Tian, Jin; Liu, Ren-quan

    2015-10-01

    This paper aims to analyze Professor Guo Rongjuan's medication experience on insomnia therapy based on the Traditional Chinese Medicine (TCM) Inheritance Support Plat. First, TCM formulae prescribed by Professor Guo for insomnia therapy were collected from the TCM Inheritance Support Plat. Next, unsupervised data mining algorithms, including apriori, modified mutual-information, and entropy clustering of complex system were applied to obtain the frequencies for different herbs and identify the association rules among the herbs. Accordingly, we can gain new insights into Professor Guo's medication experience on insomnia therapy. Based on analysis of 3 084 formulae, we determined the frequencies for herbs in the formulae and identified the association rules among these herbs. At last, 41 core combinations and 7 new formulae were obtained. The identified medication experience conform with Professor Guo's views on the etiology and pathogenesis of insomnia: "pathogenic fire derived from stagnation of liver-QI (Gan Yu Hua Huo)" is the core pathogenesis of insomnia; "liver stagnation and spleen deficiency" and "chronic illness transferred to kidney" are the main features for insomnia. The TCM Inheritance Support Plat is of great practical value for mining clinical experience of famous TCM doctors. PMID:26975117

  13. Fatty acid content and lipid fractions in herbs

    Petersen, Majbritt Bonefeld; Søegaard, Karen; Jensen, Søren Krogh

    Experiments have shown a higher transfer efficiency of n-3 and n-6 fatty acids (FA) to milk when feeding herbs compared to feeding grass-clover. With the aim to gain more knowledge for this, the FA profile of ten single plant species and the incorporation of FA in lipid fractions were analysed. The...

  14. Effects of irradiation in medicinal and eatable herbs

    Koseki, Paula M.; Villavicencio, A.L.C.H. E-mail: villavic@net.ipen.br; Brito, M.S.; Nahme, Ligia C.; Sebastiao, K.I.Katia I.; Rela, Paulo R.; Almeida-Muradian, Ligia B.; Mancini-Filho, Jorge E-mail: jmancini@usp.brlenach@usp.br; Freitas, Paulo C.D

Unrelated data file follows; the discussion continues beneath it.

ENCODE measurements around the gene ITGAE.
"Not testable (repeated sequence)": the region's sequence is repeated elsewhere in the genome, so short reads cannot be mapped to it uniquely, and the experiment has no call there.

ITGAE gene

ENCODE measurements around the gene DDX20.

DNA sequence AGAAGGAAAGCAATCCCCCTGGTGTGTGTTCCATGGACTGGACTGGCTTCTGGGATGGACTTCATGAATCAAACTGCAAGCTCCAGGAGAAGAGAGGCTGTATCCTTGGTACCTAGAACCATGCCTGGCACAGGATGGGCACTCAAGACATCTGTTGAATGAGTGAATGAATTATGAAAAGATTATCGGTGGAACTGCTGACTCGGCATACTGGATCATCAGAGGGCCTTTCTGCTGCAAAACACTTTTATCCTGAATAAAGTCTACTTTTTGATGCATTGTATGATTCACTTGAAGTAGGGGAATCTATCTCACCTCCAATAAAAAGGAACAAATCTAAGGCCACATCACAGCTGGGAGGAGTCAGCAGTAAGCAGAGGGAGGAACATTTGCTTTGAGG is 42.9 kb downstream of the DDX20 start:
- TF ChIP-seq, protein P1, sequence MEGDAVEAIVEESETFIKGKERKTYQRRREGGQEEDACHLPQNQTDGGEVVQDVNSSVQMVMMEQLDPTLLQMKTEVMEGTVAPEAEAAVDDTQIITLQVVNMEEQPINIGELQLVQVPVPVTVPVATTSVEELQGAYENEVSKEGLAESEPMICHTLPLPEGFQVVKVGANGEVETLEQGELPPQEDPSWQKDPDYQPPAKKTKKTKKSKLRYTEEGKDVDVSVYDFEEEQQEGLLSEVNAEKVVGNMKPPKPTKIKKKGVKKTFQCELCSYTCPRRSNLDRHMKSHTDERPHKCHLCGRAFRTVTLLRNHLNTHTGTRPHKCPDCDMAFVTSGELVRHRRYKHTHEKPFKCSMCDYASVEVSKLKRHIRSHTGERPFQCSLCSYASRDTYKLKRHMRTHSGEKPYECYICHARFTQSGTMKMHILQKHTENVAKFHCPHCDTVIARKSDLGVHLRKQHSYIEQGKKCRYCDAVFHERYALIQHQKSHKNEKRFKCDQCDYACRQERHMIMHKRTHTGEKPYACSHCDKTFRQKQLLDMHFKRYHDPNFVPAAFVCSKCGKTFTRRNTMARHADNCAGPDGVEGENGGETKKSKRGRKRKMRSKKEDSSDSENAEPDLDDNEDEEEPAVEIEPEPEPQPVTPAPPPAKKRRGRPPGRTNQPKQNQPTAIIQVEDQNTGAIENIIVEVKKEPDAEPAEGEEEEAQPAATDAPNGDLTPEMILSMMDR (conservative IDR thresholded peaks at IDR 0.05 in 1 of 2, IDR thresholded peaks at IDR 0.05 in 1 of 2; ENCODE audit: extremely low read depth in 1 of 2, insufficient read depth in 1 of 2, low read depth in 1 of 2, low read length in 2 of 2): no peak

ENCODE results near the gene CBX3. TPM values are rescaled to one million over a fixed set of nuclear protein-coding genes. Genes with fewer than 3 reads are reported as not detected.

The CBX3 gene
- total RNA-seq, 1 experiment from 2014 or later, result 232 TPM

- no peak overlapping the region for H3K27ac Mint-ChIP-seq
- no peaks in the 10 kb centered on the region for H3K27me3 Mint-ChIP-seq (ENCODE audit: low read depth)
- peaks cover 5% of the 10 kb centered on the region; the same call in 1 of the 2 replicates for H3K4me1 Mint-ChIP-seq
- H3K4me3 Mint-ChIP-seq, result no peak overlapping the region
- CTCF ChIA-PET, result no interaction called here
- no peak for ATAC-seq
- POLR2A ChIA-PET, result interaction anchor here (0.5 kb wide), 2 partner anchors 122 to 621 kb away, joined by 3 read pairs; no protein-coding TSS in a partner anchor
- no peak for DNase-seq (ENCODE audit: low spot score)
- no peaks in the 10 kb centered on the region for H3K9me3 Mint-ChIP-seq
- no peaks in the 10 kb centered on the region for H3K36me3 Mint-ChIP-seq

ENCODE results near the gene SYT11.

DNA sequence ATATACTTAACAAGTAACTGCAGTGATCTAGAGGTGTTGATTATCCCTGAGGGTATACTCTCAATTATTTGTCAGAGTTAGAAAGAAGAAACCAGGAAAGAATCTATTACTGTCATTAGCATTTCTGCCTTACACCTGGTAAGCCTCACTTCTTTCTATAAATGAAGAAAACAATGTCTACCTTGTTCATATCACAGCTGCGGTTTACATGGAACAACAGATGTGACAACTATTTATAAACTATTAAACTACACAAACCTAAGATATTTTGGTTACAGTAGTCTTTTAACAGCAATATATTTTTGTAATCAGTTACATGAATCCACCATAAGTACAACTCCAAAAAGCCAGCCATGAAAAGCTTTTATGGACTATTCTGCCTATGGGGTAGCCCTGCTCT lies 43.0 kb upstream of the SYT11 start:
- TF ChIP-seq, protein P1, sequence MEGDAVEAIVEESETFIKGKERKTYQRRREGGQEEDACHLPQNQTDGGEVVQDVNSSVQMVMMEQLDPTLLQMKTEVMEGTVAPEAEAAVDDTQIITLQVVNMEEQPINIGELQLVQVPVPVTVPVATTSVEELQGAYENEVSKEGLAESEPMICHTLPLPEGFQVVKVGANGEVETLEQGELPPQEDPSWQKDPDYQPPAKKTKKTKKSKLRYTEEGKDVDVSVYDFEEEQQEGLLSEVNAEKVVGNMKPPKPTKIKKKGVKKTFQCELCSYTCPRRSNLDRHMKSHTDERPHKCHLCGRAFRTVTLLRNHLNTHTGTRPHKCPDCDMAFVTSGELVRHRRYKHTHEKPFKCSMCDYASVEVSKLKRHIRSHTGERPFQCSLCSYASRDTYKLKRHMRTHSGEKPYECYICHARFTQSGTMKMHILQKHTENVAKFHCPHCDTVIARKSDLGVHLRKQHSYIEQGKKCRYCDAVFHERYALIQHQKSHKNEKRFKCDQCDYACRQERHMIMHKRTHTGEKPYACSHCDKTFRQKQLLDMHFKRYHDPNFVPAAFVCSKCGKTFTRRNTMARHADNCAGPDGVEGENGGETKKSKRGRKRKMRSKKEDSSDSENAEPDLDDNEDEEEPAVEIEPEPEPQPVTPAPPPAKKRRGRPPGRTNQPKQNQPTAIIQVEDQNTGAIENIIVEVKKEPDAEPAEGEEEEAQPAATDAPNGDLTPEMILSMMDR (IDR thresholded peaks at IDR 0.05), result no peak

2002-03-01

    For ages, herbs have been used as medicine and food. Nowadays, the interest in phytotherapeutics is increasing as well as the consumer attention. Some biochemical compounds synthesized by plants as alkaloids, phenolics, flavonoids, essential oils, tannins and vitamins, influence the composition of these plant pharmacologicals, which may produce various reactions in the human body. The microbial contamination in these raw plant materials is common, and the radiation processing is one appropriate technique for the reduction of microorganism. In herbs used as food products, the changes in total {beta}-carotene and flavonoids upon the radiation treatment were tested. The powdered and dehydrated herbs were irradiated with {sup 60}Co gamma rays applying doses of 0, 10, 20 and 30 kGy. The botanical species investigated were rosemary (Rosmarinus officinalis Linne), watercress (Nasturtium officinale R. Br), artichoke (Cynara scolymus Linne) and sweet basil (Ocimum basilicum Linne). The alterations in the active principles in the herbs following increasing doses of radiation were analyzed employing various methods of extraction and chromatography.

  15. Ethnobotanical Potentials of Common Herbs in Nigeria: A Case Study of Enugu State

    Aiyeloja, A. A.; Bello, O. A.

    2006-01-01

    Research was carried out on the ethnobotanical potentials of common herbs in Nigeria using Enugu State as a case study. A total of 200 questionnaires were administered on herb sellers in major herb markets in the state. In all, 96 different plant species were encountered in the markets. Attempts were made to write the names of the species both in